Instead of agreeing to disagree, I was speaking for all who have had to endure insults and rude comments because they just don't see or agree to the same POV. Perhaps badgering and ruining was a poor choice of words on my part, but it obvious that some are repeating themselves and drawing at straws for the purpose of wanting to be right and bring others to their side.

People have different reasons for watching the show. Some feel they can relate to certain characters because they have or know someone with similar traits and want to create labels. They become offended when someone doesn't see what they see or when they feel the writers have betrayed them through some inconsistency in the mold the viewers have put the character into. If this is their motivation for watching the show, they are entitled to do so.

Others watch the show for pure entertainment value and can handle the inconsistencies because life in general is inconsistent. They feel the characters shape their personalities based on their own experiences, adapt to their environment, and change as a result of the people they choose to associate with. The viewers want to see the mold stretched or broken. They enjoy watching to see the character evolution and development.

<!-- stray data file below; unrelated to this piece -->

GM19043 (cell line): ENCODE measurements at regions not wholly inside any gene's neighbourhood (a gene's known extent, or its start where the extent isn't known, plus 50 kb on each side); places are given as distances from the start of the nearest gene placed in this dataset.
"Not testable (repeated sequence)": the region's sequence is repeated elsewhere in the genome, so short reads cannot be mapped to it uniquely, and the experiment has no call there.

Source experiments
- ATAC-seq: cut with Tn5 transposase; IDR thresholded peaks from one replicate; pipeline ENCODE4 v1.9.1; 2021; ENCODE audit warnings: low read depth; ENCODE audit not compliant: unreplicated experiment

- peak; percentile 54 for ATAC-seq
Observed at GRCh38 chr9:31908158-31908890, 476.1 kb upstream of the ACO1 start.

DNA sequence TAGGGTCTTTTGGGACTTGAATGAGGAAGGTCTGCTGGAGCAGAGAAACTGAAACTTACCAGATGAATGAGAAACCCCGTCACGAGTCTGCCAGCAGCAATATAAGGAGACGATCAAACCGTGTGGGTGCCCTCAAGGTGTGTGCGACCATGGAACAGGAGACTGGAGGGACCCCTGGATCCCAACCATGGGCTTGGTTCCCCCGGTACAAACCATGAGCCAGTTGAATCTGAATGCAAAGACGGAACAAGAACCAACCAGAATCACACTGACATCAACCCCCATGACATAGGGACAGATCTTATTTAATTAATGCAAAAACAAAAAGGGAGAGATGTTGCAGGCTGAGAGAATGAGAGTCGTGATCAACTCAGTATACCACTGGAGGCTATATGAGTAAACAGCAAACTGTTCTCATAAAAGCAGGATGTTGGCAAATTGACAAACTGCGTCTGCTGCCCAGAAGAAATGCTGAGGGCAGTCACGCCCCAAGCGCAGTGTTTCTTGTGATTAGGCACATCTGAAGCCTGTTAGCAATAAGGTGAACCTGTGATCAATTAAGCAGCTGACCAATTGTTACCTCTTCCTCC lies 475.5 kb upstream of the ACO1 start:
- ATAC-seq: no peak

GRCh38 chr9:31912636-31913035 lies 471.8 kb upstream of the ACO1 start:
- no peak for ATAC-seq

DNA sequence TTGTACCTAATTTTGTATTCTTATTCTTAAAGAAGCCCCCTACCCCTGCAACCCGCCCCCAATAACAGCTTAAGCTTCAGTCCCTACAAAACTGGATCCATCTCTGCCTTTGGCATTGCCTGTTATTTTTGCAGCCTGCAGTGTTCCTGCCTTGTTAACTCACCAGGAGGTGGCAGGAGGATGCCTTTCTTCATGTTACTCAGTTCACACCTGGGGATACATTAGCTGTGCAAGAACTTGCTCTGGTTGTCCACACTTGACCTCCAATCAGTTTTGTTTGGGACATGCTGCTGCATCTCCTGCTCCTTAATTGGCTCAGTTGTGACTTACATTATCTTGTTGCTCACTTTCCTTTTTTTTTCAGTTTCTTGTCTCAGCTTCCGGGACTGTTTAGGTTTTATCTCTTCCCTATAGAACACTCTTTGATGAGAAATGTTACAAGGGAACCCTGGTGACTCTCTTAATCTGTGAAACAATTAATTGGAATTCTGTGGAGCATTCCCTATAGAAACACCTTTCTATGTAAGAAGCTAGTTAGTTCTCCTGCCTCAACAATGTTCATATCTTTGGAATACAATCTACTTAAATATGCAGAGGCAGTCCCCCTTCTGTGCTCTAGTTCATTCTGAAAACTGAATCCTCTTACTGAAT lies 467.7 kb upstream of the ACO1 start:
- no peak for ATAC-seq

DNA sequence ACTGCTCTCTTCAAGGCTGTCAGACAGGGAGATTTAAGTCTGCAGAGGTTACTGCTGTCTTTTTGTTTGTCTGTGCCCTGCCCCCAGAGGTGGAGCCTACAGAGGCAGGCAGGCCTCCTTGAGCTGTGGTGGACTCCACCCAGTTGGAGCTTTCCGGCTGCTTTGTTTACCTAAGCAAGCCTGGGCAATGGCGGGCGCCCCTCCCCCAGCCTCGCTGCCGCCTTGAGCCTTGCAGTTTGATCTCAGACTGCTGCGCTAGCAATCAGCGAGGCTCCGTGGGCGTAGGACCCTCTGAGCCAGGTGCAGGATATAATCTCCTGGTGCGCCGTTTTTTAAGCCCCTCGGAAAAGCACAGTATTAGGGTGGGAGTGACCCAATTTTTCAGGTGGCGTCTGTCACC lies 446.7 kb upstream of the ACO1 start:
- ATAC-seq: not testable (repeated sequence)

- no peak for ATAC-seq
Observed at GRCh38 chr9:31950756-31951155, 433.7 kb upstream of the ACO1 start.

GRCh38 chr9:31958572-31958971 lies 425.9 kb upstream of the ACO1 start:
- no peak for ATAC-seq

As fans of the show, we are all elated and other times disappointed by an outcome. However, we shouldn't resort to becoming doctors so-to-speak to rationalize why we did or did not get a result expected or hoped for. To use real peoples' medical, psychological, and social conditions to criticize, justify, judge, or fix a fictional character who manifests only bits and pieces of similar traits, is very insensitive to those who suffer or have to care for people with these conditions.